(Photo: AP Photo/Markus Schreiber)
The terrorist attacks in Paris last weekend have predictably resulted in calls for ratcheting up the Surveillance Industrial Complex and for clamping down on freedom of speech across the Net. They also raised some questions: Is the Internet in fact a breeding ground for terrorists? And if it is, is there anything can we do about it?
At the Family Online Safety Institute’s annual conference in Washington D.C. this week, a panel of experts from the U.S. State Department and non-governmental organizations convened to discuss those questions.
Their conclusions: More surveillance is not the answer. And while the Internet can indeed help terrorists extend their recruiting efforts, it can also give us ample tools to combat them.
The medium is not the message
“Is it the Internet’s fault there are terrorists?” asked Nuala O'Connor, moderator of the panel and President/CEO of the Center for Democracy and Technology. “My snarky response is, ‘I was born in Belfast in the 1960s. There were plenty of terrorists long before there was an Internet.’”
Still, the panelists agreed, the benefits that the Net provides to everyone — primarily the ability to instantly communicate with strangers halfway around the world — also accrue to those seeking to find fresh recruits for terrorist organizations.
An ISIS propaganda tool (Photo: The Guardian).
“You don’t go online shopping for shoes and accidentally become a jihadist,” said Erin Saltman, senior researcher for the Institute for Strategic Dialogue, a ‘think and do tank’ that combats online extremism across a wide range of ideologies.
“But we do know the Internet is a catalyst for radicalization,” she added. “Processes that previously might have taken a few months or even a year — to go from following a benign ideology to traveling abroad to become a foreign fighter — in some cases take only a few weeks.”
Things go better with hope
Rather than attempt to shut down all attempts at inciting radicalism, added Saltman, a better long-term solution is to study what these online recruiters are doing well and then turn their tactics against them.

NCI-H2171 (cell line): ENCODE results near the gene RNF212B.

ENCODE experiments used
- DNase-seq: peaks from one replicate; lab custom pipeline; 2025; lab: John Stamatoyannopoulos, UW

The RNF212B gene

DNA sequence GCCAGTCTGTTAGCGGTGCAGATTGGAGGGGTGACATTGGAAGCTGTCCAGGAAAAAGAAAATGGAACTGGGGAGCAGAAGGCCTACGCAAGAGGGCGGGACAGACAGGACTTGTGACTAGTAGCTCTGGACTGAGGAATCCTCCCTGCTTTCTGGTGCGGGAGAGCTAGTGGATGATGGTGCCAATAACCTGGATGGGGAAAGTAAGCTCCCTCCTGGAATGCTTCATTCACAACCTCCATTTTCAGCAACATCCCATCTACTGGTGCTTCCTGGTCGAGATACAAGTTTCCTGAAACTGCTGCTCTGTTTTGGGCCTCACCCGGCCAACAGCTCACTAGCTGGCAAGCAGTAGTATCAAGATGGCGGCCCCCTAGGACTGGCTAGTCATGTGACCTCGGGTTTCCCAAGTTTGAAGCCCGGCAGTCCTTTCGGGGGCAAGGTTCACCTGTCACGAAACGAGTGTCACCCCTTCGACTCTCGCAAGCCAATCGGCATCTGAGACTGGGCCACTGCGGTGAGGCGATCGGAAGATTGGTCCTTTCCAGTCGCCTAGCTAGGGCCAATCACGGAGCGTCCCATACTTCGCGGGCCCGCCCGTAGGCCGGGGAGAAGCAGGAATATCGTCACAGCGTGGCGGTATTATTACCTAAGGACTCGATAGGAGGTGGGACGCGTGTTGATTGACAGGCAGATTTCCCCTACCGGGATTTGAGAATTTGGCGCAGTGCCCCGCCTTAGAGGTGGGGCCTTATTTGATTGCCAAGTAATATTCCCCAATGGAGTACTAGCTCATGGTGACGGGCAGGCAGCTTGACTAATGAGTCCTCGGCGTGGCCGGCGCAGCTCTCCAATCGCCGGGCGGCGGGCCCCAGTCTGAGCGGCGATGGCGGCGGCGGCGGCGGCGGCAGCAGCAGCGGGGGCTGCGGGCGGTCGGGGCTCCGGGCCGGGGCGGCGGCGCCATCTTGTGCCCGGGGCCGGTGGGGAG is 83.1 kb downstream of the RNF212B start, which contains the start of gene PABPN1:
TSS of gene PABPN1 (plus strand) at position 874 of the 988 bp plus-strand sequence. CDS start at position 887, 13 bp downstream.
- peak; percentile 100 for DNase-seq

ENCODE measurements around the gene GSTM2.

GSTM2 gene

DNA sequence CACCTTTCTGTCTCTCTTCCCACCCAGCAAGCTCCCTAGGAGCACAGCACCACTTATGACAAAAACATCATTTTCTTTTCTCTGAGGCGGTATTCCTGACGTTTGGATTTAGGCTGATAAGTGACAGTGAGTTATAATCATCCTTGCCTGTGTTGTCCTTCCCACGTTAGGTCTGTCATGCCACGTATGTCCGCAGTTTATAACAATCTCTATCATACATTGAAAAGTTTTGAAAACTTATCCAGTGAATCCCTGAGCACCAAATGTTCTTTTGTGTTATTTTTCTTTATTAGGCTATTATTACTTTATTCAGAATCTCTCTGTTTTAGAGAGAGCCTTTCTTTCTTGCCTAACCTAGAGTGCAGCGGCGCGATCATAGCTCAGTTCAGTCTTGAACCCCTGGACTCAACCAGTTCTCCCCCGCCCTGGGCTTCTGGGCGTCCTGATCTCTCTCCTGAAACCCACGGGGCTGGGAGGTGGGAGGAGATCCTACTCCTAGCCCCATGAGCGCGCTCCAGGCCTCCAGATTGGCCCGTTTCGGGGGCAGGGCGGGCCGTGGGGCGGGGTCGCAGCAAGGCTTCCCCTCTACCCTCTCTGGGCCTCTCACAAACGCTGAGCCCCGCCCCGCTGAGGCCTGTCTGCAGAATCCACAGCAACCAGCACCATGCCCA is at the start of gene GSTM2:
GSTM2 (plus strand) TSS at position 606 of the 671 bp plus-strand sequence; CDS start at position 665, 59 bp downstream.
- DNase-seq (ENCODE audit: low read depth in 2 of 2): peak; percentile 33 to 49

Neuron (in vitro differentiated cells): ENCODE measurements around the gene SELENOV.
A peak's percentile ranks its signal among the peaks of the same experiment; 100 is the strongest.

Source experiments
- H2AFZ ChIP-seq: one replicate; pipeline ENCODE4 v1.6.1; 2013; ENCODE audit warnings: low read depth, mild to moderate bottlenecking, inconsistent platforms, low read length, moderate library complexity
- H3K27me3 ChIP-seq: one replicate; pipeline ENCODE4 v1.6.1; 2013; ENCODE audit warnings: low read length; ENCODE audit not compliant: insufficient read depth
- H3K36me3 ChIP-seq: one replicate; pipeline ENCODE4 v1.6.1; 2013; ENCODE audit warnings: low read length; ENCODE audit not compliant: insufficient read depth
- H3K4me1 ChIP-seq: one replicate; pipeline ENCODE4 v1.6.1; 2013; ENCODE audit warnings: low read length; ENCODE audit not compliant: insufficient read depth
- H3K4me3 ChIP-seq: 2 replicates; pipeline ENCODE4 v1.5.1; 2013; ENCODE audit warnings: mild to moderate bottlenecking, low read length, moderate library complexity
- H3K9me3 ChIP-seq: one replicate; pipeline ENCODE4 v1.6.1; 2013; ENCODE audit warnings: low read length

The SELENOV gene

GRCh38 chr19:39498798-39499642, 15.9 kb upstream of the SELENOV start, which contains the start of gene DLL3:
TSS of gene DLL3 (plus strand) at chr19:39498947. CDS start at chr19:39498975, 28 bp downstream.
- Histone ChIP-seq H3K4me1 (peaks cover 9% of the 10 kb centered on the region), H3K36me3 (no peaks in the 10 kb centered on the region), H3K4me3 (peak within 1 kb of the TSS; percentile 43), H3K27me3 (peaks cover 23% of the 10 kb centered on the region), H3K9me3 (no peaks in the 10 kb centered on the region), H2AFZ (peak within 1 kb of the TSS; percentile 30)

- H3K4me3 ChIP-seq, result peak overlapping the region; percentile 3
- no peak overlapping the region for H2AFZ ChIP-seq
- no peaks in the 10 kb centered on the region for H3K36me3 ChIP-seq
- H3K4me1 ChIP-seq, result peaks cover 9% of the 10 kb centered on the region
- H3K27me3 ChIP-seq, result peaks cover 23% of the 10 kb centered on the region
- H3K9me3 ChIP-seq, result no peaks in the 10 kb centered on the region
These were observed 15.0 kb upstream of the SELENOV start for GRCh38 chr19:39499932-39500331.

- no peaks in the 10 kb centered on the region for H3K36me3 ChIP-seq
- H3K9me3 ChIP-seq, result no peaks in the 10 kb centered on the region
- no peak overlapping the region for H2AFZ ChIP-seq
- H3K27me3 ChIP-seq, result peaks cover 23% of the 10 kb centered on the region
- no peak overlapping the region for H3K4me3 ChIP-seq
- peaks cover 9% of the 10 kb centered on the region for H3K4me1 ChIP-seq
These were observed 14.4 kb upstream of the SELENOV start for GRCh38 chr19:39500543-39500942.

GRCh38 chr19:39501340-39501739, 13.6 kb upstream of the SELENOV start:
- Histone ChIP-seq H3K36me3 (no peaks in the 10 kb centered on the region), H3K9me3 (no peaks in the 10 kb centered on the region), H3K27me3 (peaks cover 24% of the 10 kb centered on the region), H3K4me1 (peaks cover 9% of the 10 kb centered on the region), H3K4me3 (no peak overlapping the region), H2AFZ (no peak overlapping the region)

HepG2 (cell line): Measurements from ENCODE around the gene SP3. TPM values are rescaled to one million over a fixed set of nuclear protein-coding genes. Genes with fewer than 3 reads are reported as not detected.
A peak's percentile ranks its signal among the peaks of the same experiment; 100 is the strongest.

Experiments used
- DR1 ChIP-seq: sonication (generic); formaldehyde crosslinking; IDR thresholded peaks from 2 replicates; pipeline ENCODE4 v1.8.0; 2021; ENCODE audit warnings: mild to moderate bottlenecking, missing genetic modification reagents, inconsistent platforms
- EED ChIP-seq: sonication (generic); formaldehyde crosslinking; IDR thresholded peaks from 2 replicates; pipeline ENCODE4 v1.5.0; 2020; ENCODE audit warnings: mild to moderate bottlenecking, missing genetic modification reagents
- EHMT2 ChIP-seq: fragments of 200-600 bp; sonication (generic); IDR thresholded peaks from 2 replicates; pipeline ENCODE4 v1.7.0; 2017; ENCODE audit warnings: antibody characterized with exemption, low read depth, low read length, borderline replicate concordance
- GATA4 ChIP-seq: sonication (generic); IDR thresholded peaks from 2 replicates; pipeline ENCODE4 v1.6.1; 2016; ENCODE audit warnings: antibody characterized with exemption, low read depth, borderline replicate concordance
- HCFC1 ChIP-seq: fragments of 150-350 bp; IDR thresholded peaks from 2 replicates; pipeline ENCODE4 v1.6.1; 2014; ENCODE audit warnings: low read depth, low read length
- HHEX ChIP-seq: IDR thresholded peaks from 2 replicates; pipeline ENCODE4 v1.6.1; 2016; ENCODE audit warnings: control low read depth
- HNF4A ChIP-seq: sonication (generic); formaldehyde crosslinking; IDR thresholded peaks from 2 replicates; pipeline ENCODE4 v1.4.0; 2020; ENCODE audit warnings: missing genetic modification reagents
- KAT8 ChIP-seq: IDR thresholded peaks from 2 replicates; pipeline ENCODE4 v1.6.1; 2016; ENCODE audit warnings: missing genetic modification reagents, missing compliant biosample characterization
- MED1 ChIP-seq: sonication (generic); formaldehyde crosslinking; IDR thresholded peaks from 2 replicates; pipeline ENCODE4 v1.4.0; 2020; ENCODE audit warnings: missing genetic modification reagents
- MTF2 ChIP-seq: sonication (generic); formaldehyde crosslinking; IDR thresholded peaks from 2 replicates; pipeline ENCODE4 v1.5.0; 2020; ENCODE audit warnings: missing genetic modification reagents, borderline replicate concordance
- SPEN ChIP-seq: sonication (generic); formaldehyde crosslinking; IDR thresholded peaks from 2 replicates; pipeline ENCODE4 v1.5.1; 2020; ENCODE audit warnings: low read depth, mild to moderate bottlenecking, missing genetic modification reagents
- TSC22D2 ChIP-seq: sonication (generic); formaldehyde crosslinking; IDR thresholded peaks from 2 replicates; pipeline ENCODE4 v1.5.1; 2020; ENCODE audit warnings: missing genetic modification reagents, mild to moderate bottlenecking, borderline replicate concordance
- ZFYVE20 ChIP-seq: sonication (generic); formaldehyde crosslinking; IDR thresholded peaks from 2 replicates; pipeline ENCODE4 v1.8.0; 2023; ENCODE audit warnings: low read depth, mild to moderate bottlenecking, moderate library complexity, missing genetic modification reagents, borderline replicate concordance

“We need to take the marketing tools normally used to promote Coca Cola and Adidas online and use them to counter extremists,” said Saltman. “That’s much more effective than taking down these videos and hoping the problem goes away.”
Part of that effort includes recruiting credible voices — such as victims of extremism, former extremists, and Islamic scholars — to counter the propaganda being delivered by jihadis.
That’s likely to make some people uncomfortable, noted Jonathan Russell, political liaison officer for the Quilliam Foundation, a counter-extremism think tank based in the UK.
“If this is a branding issue or a strategic communications issue, we’re not going to win this by holding up liberalism as the antidote to Islamic extremism,” Russell said. “We have to hold up Islam.”
Russell added that jihadist propaganda creates the “mood music to which suicide bombers dance,” which is played very loudly across the Internet.
The solution, he said: Either drown out the noise or disrupt it by playing better music.
Meanwhile, a growing chorus of voices are questioning whether the U.S. and its allies went too far in scaling back its surveillance dragnet following the disclosures by Edward Snowden. They also wonder whether tech companies such as Apple and Google should open 'backdoors’ to their encryption technology for the benefit of law enforcement and intelligence agencies.
(Photo: Yahoo/Good Morning America)
But panelists questioned how valuable enhanced Internet surveillance would actually be.
Human intelligence is still the most valuable type of defense, says Lara Ballard, special advisor on privacy and technology to the State Department.
“The most effective method for preventing terrorist attacks when in their planning phases is not online surveillance,” says Ballard said. “It’s the voluntary walk-in, the relative who feels safe going to the police to say, 'My cousin or my son is planning something crazy.'”
Still, at a certain point, stronger surveillance measures have to play a role, she added.
“There is a point at which the conversation goes from public to private, and that may be the point where you look at doing something more targeted.”
In any case, the aftermath of a major terrorist attack is not the time to make these decisions, added O'Connor, who spoke with Yahoo Tech privately after the panel concluded.
“We don’t know enough yet whether technology played a significant role in either helping or hindering the attacks,” she said. “This is not to say that tech should not also be used for closely managed surveillance of truly bad actors in the world. But what we’re looking for is the thoughtful, mindful, legitimate, and limited use of technology, data, and surveillance to prevent harm.”
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